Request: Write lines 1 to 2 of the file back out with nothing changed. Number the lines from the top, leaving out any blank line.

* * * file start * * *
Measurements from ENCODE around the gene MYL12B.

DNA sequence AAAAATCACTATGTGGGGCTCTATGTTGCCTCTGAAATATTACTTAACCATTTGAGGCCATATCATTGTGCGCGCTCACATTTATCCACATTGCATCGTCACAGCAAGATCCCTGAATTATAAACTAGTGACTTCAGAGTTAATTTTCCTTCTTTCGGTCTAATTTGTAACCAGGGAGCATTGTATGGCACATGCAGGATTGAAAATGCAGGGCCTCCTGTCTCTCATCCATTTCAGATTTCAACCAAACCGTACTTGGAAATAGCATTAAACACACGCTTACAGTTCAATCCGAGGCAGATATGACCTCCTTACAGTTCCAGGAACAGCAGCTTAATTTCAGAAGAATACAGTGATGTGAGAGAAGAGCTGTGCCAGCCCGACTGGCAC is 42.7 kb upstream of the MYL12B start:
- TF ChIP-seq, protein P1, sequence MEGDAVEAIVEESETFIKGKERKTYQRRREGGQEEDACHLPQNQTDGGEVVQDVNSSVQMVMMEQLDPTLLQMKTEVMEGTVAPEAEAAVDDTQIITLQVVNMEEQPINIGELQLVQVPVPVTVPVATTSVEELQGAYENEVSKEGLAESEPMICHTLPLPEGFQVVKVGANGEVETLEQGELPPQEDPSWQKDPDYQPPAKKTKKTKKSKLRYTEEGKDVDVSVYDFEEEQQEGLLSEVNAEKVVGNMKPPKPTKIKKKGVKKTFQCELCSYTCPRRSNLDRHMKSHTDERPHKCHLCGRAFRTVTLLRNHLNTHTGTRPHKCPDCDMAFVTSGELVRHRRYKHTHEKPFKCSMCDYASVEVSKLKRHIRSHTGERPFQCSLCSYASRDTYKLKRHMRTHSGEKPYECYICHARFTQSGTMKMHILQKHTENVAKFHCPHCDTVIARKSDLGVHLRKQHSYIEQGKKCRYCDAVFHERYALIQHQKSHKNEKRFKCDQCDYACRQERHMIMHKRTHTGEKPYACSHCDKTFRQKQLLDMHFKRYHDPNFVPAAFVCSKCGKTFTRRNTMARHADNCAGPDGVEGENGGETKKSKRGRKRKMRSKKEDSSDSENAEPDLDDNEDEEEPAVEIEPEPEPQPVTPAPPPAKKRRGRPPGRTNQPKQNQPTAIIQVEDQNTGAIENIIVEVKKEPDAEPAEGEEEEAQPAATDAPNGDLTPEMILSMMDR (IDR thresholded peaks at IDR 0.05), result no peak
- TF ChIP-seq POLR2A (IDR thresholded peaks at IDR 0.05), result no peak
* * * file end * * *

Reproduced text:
Measurements from ENCODE around the gene MYL12B.

DNA sequence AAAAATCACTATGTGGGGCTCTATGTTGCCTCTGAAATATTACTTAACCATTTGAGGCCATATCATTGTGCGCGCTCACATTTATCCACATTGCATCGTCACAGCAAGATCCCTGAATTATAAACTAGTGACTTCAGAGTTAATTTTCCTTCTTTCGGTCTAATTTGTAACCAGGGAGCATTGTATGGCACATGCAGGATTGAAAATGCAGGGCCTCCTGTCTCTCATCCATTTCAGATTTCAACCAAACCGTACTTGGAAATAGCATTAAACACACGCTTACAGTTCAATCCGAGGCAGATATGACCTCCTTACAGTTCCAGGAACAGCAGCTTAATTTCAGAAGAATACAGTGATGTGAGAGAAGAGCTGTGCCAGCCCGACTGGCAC is 42.7 kb upstream of the MYL12B start: